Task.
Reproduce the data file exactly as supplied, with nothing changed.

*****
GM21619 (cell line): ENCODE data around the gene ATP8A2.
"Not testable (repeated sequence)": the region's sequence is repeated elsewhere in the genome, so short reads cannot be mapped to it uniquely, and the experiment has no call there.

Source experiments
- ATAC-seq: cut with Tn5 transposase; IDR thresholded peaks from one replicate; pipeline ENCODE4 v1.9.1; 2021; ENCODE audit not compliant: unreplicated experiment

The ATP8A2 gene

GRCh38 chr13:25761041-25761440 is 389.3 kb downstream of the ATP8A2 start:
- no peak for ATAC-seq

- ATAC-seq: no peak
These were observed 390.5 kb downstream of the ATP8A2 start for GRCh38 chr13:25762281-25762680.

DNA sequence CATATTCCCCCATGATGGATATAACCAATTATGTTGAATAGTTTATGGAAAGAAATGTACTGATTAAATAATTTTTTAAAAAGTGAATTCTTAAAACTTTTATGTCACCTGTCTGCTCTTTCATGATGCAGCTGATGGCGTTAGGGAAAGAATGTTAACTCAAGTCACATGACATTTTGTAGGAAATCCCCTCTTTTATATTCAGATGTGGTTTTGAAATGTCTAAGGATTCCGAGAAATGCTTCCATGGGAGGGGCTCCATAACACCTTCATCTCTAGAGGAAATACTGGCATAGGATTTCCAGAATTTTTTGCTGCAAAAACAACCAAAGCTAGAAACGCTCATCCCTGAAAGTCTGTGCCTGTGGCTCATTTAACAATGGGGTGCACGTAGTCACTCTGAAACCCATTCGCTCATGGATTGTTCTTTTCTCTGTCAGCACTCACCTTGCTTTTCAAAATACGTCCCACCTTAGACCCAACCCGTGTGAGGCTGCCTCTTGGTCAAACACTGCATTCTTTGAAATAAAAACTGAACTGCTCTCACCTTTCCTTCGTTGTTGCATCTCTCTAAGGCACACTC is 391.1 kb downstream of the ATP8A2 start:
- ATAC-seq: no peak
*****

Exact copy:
GM21619 (cell line): ENCODE data around the gene ATP8A2.
"Not testable (repeated sequence)": the region's sequence is repeated elsewhere in the genome, so short reads cannot be mapped to it uniquely, and the experiment has no call there.

Source experiments
- ATAC-seq: cut with Tn5 transposase; IDR thresholded peaks from one replicate; pipeline ENCODE4 v1.9.1; 2021; ENCODE audit not compliant: unreplicated experiment

The ATP8A2 gene

GRCh38 chr13:25761041-25761440 is 389.3 kb downstream of the ATP8A2 start:
- no peak for ATAC-seq

- ATAC-seq: no peak
These were observed 390.5 kb downstream of the ATP8A2 start for GRCh38 chr13:25762281-25762680.

DNA sequence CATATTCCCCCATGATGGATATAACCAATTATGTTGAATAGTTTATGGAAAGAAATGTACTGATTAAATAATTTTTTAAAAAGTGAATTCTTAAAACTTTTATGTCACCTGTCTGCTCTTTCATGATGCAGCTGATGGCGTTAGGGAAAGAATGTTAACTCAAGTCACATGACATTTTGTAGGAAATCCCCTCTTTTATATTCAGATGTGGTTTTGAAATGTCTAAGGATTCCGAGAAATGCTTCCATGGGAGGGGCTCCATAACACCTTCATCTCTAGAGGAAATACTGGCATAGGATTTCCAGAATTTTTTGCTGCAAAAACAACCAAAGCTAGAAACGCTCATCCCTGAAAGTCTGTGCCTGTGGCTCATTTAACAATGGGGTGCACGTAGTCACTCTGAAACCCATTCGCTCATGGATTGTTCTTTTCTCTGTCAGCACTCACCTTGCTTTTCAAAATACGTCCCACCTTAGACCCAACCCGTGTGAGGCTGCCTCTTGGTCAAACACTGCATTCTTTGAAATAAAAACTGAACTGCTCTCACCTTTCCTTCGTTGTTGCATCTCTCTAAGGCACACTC is 391.1 kb downstream of the ATP8A2 start:
- ATAC-seq: no peak